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Detail Crazy Tattoos 5

Added : 24th March 2011
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Description About Crazy Tattoos 5

Tattoo Designs Created With Henna

Henna is a permanent dye. It only fades because of the normal regeneration of the skin. The typical henna tattoo designs last approximately 10 to 15 days. The fading action is affected by the tattoo designs positioning on the skin and the lifestyle of its wearer.

Hindu brides have acknowledged for centuries the fact that henna paste adorns the body with temporary tattoo designs. Commonly henna tattoo designs are applied to the hands and feet, the body becomes a canvas for tattoo designs of whorls, vines, or flowers that hold up for a few weeks.

Festivities, such as childbirth and birthdays, may include menhdi, but it is Indian brides who traditionally exhibit the most ornate tattoo designs covering their feet and hands. Applying the tattoo designs paste is a celebratory pre-wedding ritual to convey love and good fortune to the couple but it has neither spiritual nor divine meaning. Sometimes brides prefer to mendhi much of their body and include the name of the groom among the tattoo designs. It is his right and obligation to carefully search the tattoo designs for name on the wedding night.

The art of henna tattoo designs application is commonly practiced by females. Henna tattoo designs are traditionally applied to the hands, including the fingernails, and the feet for ceremonies and celebrations such as weddings and festivals, especially religious ceremonies.

The earliest documented use of henna tattoo designs for body art dates back to the ancient Egyptians. Mummies exposed in archeological excavations have displayed signs of henna tattoo designs, not merely on the hands and feet, but as a hair dye and perhaps even a conditioner. There is evidence that pharaohs were frequently hennaed and that specifically hennaed hand tattoo designs could have been perceived as a status symbol among the ancients, signifying prosperity. In other parts of the world where henna tattoo designs are fashionable, it’s used without regard to social or economic boundaries. Peasants are just as likely to have henna tattoo designs as royalty.

The tall shrub like henna plant, Lawsonia inermis, grows in dry, arid climates. A great deal of the world’s henna tattoo designs supply arrives from Egypt, Sudan and India, but it’s cultivated in a few African and Middle Eastern nations as well. In Pakistan, the plant tends to be known as “Mendhi.” The leaves and flowers are harvested from the plant. The flowers are frequently used for perfume, and the leaves are hung to dry. It’s essential to keep them out of direct light. Permitting them to air dry in semidarkness will preserve their dyeing qualities for tattoo designs.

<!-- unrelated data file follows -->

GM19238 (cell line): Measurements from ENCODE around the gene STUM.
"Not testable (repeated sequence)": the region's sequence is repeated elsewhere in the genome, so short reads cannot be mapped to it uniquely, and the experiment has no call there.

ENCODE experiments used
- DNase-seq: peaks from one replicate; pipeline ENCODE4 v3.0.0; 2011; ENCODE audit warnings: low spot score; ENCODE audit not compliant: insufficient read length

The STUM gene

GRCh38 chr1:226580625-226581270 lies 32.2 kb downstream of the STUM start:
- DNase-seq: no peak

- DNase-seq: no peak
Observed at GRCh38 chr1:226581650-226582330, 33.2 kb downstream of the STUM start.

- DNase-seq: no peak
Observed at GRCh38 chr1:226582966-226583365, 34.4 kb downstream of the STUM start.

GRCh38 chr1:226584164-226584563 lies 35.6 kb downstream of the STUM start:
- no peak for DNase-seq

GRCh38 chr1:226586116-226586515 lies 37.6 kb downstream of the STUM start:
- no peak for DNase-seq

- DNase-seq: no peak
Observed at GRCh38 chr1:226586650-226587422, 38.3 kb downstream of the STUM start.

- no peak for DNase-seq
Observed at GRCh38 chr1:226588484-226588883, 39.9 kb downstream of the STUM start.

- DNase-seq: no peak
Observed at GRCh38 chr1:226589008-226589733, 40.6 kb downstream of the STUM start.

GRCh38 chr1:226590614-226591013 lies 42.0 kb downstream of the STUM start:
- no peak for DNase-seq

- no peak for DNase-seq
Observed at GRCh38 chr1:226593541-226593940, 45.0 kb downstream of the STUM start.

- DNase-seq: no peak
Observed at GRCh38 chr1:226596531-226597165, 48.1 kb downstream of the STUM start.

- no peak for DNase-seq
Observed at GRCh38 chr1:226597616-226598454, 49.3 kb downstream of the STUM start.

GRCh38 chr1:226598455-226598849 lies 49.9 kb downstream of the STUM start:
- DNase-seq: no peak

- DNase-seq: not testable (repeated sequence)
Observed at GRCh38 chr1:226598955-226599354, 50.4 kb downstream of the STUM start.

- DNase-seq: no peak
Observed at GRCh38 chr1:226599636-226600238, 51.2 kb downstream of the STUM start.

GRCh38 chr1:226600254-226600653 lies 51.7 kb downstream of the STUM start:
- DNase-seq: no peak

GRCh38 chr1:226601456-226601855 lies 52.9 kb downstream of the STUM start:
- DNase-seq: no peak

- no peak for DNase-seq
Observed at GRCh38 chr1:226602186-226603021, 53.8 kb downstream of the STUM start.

Because it’s challenging to form the intricate patterns of tattoo designs from coarse crushed leaves, henna is generally traded as a powder made by drying, grinding, and sifting the leaves. The dry powder is mixed with lemon juice, strong tea, or other mildly acidic liquids to make a paste, which can be utilized to create finely detailed body art tattoo designs. The henna mix must sit for 6 to 12 hours before use, in order to release the lawsone from the leaf matter which is required to apply tattoo designs. Essential oils with high levels of monoterpene alcohols such as tea tree, eucalyptus, cajeput, or lavender will improve skin stain characteristics when the tattoo designs are applied.

Henna paste, or mendhi, tattoo designs application can take many hours depending on the body location and how intricate the tattoo designs are. Once the application of the tattoo designs is completed the paste dries to allow the color to be absorbed into the skin. While this takes only 10-15 minutes, the paste should be left on the skin for an additional 6 hours to attain the most lasting tattoo designs. A mixture of sugar and lemon patted on the dried mendhi tattoo designs intensifies the final color. When the tattoo dsgns are completely dry, the crust falls off on its own. Gentle toweling gets rid of any last pieces. The tattoo designs hold up longer with moisture but gradually lightens due to the natural exfoliation of the skin. Harsh soaps, chlorine and commercial exfoliation accelerate the fading of the tattoo designs.

Besides being used to apply temporary tattoo designs, henna has been used to color wool, silk, animal skins and mens beards. Mummies dating back to 1200 B.C. bear witness of henna use on hair and nails of pharaohs. Today the deep-colored paste is applied by women to give luster to their hair in addition to hiding the gray.

It’s vital that the new tattoo designs don’t get wet in the first 12 hours. The water will automatically stop the tattoo designs color development. Aftercare of

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